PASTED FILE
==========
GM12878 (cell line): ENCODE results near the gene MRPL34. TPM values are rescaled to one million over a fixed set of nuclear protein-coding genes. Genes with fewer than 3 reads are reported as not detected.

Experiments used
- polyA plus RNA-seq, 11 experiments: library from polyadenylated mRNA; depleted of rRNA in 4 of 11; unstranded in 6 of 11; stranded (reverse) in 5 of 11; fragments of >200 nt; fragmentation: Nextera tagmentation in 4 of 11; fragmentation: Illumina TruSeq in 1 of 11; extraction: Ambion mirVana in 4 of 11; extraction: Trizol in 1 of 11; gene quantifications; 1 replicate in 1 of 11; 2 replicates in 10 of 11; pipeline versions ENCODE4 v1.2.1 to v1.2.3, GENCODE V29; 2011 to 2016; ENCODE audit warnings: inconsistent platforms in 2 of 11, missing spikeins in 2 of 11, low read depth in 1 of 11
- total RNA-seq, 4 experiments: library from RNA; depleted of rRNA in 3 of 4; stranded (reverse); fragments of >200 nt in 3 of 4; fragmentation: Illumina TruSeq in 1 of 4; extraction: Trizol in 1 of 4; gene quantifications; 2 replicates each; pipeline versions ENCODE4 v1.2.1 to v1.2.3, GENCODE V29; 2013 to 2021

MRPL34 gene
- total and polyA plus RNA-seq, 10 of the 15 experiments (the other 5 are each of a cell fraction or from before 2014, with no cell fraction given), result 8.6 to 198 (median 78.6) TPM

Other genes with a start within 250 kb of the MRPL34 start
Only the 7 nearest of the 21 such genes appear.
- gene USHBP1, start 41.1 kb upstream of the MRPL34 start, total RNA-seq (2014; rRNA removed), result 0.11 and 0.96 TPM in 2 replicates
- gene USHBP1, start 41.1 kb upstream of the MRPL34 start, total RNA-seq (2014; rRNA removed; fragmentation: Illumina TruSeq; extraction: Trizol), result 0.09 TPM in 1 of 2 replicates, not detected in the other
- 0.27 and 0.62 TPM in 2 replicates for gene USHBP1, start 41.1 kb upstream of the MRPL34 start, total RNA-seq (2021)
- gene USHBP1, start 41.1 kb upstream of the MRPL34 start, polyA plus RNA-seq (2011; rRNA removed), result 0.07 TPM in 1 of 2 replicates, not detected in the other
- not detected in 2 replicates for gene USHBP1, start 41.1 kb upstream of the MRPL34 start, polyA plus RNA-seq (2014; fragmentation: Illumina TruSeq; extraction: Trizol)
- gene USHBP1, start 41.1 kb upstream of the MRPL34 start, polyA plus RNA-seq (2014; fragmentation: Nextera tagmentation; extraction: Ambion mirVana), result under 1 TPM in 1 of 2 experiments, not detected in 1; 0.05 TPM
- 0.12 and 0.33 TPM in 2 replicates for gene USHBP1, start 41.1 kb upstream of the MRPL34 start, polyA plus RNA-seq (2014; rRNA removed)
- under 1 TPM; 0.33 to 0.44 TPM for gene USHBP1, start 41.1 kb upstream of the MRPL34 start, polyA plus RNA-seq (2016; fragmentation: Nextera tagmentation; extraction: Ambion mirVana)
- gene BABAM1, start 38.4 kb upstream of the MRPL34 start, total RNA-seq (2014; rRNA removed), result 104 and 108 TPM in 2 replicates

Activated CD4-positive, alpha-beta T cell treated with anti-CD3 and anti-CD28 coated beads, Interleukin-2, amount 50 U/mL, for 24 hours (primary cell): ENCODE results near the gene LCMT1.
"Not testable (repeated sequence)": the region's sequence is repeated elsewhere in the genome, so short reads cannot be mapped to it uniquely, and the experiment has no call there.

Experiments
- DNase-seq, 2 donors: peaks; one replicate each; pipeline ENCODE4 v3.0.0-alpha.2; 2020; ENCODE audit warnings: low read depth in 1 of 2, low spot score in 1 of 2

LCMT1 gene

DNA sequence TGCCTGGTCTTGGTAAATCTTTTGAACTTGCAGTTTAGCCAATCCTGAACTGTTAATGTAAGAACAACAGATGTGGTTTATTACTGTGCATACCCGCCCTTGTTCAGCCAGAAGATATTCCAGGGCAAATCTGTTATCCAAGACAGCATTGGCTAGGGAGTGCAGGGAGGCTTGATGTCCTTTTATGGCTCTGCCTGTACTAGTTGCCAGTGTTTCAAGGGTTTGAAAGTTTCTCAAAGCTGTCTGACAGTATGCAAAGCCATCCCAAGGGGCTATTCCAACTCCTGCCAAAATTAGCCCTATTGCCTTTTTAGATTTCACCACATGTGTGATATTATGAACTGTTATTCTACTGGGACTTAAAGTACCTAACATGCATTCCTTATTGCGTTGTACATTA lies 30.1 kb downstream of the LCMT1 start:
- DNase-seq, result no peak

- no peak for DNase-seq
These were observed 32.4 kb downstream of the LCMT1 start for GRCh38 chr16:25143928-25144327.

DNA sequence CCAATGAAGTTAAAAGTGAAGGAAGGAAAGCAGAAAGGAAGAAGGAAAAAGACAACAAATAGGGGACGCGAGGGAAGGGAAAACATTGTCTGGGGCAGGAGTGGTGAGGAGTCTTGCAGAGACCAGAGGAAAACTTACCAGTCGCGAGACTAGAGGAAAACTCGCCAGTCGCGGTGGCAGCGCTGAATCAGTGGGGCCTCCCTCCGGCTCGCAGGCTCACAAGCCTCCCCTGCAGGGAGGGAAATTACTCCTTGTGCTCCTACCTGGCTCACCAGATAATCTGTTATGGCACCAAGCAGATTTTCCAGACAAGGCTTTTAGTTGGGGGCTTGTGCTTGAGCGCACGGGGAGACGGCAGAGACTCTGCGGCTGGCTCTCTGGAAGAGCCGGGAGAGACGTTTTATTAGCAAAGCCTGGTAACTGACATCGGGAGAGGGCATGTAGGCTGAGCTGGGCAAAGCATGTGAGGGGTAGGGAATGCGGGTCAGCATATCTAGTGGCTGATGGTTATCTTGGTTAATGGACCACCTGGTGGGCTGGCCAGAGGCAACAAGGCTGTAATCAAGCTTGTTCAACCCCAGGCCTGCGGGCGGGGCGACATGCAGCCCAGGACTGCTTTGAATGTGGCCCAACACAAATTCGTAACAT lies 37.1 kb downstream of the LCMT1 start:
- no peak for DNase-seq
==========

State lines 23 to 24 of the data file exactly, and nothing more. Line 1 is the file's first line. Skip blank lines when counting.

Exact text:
DNA sequence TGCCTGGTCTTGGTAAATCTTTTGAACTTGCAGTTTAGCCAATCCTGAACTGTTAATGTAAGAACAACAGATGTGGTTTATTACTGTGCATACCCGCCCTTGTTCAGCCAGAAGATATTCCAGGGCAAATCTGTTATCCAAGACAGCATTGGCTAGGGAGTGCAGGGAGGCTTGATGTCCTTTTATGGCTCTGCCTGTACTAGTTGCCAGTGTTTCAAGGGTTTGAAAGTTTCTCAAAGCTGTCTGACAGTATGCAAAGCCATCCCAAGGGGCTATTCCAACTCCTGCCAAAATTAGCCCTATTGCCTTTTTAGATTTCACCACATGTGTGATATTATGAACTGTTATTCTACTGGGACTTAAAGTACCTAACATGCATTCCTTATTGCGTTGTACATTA lies 30.1 kb downstream of the LCMT1 start:
- DNase-seq, result no peak